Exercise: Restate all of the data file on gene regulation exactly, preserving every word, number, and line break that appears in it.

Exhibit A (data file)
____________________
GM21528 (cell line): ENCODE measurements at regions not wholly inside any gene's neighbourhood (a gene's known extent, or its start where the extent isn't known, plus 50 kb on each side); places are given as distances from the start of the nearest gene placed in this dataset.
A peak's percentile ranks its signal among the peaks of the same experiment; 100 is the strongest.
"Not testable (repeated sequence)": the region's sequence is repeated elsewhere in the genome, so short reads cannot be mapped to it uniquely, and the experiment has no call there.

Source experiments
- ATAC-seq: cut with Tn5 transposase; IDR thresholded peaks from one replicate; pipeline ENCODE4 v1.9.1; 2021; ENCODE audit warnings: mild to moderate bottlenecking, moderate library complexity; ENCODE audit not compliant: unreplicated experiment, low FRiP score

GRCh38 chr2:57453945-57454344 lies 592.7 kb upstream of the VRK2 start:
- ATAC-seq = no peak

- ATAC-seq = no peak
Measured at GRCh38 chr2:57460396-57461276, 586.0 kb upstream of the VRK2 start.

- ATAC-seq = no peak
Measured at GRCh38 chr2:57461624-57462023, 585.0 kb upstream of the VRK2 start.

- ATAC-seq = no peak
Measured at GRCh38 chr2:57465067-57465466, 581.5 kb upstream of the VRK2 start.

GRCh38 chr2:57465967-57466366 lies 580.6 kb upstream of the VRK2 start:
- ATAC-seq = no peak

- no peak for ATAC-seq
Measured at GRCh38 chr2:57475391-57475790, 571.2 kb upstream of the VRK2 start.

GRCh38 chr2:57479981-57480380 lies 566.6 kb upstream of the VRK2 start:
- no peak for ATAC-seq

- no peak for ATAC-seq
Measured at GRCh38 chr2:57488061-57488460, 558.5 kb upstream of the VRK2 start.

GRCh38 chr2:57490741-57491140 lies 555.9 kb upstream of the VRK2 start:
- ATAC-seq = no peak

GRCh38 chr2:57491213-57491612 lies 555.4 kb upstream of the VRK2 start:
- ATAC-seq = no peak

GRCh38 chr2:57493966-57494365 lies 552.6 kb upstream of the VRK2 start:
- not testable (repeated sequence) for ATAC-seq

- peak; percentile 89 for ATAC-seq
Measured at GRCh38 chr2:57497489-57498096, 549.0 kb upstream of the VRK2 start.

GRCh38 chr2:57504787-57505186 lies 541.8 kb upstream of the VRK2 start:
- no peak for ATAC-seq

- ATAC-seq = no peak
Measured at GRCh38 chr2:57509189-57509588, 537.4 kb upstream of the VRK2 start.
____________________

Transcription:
GM21528 (cell line): ENCODE measurements at regions not wholly inside any gene's neighbourhood (a gene's known extent, or its start where the extent isn't known, plus 50 kb on each side); places are given as distances from the start of the nearest gene placed in this dataset.
A peak's percentile ranks its signal among the peaks of the same experiment; 100 is the strongest.
"Not testable (repeated sequence)": the region's sequence is repeated elsewhere in the genome, so short reads cannot be mapped to it uniquely, and the experiment has no call there.

Source experiments
- ATAC-seq: cut with Tn5 transposase; IDR thresholded peaks from one replicate; pipeline ENCODE4 v1.9.1; 2021; ENCODE audit warnings: mild to moderate bottlenecking, moderate library complexity; ENCODE audit not compliant: unreplicated experiment, low FRiP score

GRCh38 chr2:57453945-57454344 lies 592.7 kb upstream of the VRK2 start:
- ATAC-seq = no peak

- ATAC-seq = no peak
Measured at GRCh38 chr2:57460396-57461276, 586.0 kb upstream of the VRK2 start.

- ATAC-seq = no peak
Measured at GRCh38 chr2:57461624-57462023, 585.0 kb upstream of the VRK2 start.

- ATAC-seq = no peak
Measured at GRCh38 chr2:57465067-57465466, 581.5 kb upstream of the VRK2 start.

GRCh38 chr2:57465967-57466366 lies 580.6 kb upstream of the VRK2 start:
- ATAC-seq = no peak

- no peak for ATAC-seq
Measured at GRCh38 chr2:57475391-57475790, 571.2 kb upstream of the VRK2 start.

GRCh38 chr2:57479981-57480380 lies 566.6 kb upstream of the VRK2 start:
- no peak for ATAC-seq

- no peak for ATAC-seq
Measured at GRCh38 chr2:57488061-57488460, 558.5 kb upstream of the VRK2 start.

GRCh38 chr2:57490741-57491140 lies 555.9 kb upstream of the VRK2 start:
- ATAC-seq = no peak

GRCh38 chr2:57491213-57491612 lies 555.4 kb upstream of the VRK2 start:
- ATAC-seq = no peak

GRCh38 chr2:57493966-57494365 lies 552.6 kb upstream of the VRK2 start:
- not testable (repeated sequence) for ATAC-seq

- peak; percentile 89 for ATAC-seq
Measured at GRCh38 chr2:57497489-57498096, 549.0 kb upstream of the VRK2 start.

GRCh38 chr2:57504787-57505186 lies 541.8 kb upstream of the VRK2 start:
- no peak for ATAC-seq

- ATAC-seq = no peak
Measured at GRCh38 chr2:57509189-57509588, 537.4 kb upstream of the VRK2 start.